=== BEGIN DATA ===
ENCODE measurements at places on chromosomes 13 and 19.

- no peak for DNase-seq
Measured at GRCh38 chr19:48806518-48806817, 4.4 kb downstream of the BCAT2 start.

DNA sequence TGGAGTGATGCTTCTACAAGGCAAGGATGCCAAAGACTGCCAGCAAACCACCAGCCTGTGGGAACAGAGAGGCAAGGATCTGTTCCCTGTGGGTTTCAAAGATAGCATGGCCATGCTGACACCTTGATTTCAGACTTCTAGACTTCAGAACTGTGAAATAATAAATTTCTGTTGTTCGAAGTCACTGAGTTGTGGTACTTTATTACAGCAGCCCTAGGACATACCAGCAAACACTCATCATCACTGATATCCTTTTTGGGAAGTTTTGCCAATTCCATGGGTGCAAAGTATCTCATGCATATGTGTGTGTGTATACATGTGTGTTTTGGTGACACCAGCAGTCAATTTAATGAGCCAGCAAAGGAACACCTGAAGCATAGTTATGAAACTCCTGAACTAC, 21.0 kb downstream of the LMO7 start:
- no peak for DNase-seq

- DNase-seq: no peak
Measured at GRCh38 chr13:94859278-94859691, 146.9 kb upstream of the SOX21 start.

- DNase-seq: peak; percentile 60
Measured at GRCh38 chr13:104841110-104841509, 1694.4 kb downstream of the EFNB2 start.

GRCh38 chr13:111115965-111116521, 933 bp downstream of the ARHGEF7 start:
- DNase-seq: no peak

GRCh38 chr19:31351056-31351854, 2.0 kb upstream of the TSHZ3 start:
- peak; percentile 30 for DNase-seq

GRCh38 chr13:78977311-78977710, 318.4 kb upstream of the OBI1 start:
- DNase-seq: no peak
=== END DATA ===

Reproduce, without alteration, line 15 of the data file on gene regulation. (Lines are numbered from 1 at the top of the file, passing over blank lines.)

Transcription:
- DNase-seq: no peak